The first few years of your child’s life are marked by dramatic brain development, and it’s during this critical period you can instil good behaviours which will serve them well in the future. Of course, this also means you need to temper your expectations of their sharing ability depending on how old they are, and adjust your response to poor sharing accordingly.


It’s highly unlikely your 2-year-old understands sharing! They see that bright cheeky orangutan toy and get tunnel vision—regardless of whether another toddler’s hanging onto it at the time! They don’t comprehend turn taking—nor do they have the faculties yet to manage their emotions. If they can’t have what they want or have a tantrum when they’re told off for snatching, don’t take it personally, and don’t enforce consequences for their behaviour. Instead, guide your toddler: let them observe good sharing by you, and give them opportunities to practise sharing at home without the pressure of their clamouring friends at nursery or in the park.


By the time they’re 3, children begin to grasp the concepts of sharing and turn taking. Your preschooler likely has a rudimentary understanding that sharing is the right thing to do, although they may still struggle with turn taking when they actually have to put it into practice! You can build their skills up by keenly observing their sharing and praising them when they do well. Introduce more complex activities that entail turn taking, such as having them play dress-up when their friend comes over, or drawing a picture together using the same packet of crayons. Ask how they feel if another child snatched a toy they were playing with—and if your preschooler then snatches a few days later, remind them of how they felt when they were on the receiving end. This encourages empathy, and opens them up to a world in which people around them may have different points of view, even when they’re experiencing the same situation.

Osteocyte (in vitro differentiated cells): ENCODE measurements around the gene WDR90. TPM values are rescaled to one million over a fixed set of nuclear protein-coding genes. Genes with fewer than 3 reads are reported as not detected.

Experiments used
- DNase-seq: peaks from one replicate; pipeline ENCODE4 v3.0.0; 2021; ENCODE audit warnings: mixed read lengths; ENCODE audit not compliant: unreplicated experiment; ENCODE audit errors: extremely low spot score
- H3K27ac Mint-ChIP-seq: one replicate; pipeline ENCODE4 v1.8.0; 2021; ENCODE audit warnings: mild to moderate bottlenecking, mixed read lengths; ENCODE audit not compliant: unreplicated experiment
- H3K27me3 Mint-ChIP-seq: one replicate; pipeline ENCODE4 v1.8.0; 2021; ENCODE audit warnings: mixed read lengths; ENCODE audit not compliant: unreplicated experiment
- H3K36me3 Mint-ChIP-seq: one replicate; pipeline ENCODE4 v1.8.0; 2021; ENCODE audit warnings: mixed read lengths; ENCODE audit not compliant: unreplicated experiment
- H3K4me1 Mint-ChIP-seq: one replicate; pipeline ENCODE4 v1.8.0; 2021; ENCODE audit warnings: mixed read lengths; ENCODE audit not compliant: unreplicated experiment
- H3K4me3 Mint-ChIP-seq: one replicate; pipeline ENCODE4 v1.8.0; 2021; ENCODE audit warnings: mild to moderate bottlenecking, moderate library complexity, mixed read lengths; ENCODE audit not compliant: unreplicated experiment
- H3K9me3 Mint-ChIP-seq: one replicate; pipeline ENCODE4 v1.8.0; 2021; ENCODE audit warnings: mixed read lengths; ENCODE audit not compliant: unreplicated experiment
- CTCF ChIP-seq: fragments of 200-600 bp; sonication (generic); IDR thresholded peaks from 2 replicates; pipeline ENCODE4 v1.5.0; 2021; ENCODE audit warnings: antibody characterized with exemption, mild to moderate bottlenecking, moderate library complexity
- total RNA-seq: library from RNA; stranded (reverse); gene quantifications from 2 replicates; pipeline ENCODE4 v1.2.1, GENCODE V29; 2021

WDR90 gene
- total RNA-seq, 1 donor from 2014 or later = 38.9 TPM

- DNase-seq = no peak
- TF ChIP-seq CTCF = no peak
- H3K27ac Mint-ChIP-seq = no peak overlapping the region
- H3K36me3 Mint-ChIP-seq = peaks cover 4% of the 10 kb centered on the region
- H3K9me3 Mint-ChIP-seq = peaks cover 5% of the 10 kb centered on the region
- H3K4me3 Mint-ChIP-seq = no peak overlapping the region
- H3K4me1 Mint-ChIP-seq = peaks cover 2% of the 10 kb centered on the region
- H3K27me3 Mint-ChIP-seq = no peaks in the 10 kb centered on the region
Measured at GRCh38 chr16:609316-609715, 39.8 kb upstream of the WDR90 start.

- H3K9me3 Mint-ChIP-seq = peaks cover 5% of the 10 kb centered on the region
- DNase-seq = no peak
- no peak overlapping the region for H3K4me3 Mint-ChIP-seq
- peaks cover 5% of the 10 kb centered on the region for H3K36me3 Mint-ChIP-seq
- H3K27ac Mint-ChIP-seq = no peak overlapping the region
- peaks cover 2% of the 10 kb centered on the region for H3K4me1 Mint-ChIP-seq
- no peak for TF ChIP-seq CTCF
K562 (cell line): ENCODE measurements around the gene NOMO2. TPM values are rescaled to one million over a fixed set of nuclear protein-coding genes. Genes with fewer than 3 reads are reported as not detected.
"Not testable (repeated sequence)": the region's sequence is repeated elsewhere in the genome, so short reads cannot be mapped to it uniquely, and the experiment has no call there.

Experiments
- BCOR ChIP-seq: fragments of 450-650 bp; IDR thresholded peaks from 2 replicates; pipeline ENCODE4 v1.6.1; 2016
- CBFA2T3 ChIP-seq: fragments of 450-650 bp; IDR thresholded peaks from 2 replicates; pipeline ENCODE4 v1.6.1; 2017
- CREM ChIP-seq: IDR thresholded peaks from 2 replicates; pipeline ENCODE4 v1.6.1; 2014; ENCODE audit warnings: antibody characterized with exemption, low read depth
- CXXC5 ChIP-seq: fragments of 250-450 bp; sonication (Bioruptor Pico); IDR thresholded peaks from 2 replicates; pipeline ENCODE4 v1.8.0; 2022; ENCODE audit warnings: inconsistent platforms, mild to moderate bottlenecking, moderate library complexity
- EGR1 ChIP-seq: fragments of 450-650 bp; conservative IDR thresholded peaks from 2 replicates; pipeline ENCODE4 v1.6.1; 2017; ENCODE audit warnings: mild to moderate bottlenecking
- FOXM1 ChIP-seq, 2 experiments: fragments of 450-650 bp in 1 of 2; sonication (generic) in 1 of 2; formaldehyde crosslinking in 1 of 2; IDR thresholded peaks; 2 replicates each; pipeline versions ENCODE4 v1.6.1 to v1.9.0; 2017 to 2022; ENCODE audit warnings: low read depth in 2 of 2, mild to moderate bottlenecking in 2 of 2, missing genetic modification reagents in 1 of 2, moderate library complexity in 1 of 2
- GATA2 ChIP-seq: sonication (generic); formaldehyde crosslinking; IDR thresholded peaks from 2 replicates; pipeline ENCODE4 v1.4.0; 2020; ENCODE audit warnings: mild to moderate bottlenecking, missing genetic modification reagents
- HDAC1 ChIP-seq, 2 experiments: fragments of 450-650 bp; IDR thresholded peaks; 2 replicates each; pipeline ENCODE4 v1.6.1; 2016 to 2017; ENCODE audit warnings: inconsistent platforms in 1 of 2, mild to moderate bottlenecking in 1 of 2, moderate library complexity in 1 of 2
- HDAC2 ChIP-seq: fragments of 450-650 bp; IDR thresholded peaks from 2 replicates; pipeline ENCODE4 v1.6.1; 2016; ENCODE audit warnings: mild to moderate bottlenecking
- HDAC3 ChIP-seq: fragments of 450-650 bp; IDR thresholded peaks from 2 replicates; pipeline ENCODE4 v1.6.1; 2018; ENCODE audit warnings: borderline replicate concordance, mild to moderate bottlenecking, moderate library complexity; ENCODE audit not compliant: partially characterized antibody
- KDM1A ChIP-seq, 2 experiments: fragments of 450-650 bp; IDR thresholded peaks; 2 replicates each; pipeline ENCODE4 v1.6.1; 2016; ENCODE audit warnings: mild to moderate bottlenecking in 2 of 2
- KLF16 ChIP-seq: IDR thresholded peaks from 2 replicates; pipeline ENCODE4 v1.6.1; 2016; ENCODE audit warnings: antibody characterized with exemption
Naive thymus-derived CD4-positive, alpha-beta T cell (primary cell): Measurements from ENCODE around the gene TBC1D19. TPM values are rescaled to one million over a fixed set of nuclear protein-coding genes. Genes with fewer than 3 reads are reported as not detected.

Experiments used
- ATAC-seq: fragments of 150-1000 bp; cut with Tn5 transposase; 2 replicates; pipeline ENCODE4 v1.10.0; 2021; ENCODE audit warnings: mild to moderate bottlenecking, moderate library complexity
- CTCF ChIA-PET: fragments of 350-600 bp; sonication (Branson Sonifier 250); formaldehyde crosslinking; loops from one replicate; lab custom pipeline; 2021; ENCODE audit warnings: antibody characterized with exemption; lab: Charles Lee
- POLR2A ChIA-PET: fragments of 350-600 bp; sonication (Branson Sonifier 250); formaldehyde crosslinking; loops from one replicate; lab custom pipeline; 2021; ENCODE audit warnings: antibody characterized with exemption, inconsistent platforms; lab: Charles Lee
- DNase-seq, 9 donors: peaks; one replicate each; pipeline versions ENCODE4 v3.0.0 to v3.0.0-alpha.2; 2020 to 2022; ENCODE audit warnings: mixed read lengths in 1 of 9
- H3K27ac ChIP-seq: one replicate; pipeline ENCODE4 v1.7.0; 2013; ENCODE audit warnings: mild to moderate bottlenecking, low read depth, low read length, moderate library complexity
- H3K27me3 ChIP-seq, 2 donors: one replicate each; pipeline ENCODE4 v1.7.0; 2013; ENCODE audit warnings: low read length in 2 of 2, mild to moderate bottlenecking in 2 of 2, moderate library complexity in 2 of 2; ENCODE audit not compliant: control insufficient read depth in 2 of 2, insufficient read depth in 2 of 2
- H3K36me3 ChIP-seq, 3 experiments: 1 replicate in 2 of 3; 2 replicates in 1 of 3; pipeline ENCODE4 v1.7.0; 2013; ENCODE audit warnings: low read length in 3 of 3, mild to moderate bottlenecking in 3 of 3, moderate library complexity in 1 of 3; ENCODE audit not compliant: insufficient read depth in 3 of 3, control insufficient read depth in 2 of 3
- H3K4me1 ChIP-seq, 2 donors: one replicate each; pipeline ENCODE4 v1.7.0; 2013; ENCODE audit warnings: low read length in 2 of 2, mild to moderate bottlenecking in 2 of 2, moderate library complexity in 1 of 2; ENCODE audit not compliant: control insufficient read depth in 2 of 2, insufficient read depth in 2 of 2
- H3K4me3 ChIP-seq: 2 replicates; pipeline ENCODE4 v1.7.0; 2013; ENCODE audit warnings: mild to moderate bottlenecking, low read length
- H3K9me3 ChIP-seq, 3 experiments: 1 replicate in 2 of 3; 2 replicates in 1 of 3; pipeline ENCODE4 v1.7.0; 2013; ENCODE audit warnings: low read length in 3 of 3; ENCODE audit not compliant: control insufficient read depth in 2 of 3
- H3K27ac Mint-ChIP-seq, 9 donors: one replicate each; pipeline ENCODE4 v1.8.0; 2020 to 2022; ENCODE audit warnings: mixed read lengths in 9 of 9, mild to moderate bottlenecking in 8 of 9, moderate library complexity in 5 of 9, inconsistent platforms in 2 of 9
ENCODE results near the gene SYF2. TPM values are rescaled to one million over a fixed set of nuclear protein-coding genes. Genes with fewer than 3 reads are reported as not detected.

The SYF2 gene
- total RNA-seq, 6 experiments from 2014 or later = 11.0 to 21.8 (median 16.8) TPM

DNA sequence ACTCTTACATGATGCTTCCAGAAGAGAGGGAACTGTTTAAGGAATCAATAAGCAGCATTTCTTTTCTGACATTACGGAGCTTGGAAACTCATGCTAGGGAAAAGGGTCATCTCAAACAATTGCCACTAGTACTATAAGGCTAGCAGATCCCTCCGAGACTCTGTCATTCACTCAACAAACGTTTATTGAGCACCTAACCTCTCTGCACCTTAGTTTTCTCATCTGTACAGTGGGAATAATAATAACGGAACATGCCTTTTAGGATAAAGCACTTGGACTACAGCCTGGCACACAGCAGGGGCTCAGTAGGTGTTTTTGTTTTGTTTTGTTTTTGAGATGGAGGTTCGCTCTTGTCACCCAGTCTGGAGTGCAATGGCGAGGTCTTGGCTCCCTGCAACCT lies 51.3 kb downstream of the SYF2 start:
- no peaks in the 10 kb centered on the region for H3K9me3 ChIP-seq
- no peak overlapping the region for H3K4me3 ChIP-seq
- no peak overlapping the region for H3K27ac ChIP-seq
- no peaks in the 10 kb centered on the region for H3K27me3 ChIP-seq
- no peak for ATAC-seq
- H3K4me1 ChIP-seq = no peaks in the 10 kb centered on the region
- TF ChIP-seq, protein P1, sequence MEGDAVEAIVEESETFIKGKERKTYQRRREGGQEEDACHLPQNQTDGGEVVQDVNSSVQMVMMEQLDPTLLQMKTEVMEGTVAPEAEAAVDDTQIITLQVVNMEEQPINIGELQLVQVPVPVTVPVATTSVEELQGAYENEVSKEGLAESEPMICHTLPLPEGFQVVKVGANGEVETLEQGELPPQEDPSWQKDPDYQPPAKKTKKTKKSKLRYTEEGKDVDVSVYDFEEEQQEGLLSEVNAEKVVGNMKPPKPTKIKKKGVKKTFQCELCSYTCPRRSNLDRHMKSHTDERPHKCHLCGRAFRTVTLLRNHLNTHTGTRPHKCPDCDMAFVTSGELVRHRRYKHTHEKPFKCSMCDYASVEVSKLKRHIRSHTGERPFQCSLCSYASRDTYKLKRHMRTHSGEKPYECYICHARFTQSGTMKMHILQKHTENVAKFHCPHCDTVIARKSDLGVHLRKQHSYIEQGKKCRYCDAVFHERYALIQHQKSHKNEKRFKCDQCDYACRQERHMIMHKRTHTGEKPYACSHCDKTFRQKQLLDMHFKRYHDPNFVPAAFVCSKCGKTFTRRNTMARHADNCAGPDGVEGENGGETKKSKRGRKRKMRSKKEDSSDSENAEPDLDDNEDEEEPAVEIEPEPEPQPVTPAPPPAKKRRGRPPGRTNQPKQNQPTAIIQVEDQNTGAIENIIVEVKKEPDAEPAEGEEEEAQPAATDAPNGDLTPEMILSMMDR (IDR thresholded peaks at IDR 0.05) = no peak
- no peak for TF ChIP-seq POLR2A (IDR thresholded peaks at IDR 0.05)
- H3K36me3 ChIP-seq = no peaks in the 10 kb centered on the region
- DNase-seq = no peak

You can put some consequences in place when your preschooler doesn’t share well and throws a tantrum—but make sure whatever punitive measure you implement actually relates to sharing. If they snatched a toy train during a playdate and made their friend cry, take the train away for a brief time so they can’t play with it. Of course, this does also impact your child’s friend, but chances are they’ll also benefit from a short but powerful example of the importance of turn taking and fairness. When things have calmed down, make a show of returning the toy to your child or to the pair of them. This demonstrates magnanimity because you believe your child deserves another chance and can now be trusted to share well.

School-age children

By the time your child starts school, they’ll have some understanding that everyone has their own unique thoughts and feelings. That means they’re more likely to happily take turns, and they may well come home from school and tell you about a classmate who didn’t share well today. Your school-age child may avoid playing a game altogether if they sense there won’t be fair turn taking. This would demonstrate a great level of empathy and maturity—so you should be proud!

Children become far more patient and tolerant as they get older, but be under no illusion—you’re in for some tantrums along the way! Just remember that every little incident over a fire engine, a go-kart, an orangutan, is formative in your child’s development. Every instance of sharing, positive or negative in outcome, shapes their values, so intervene only when things are getting out of hand—and observe with pride and wonder as your little one grows to comprehend the big wide world around them.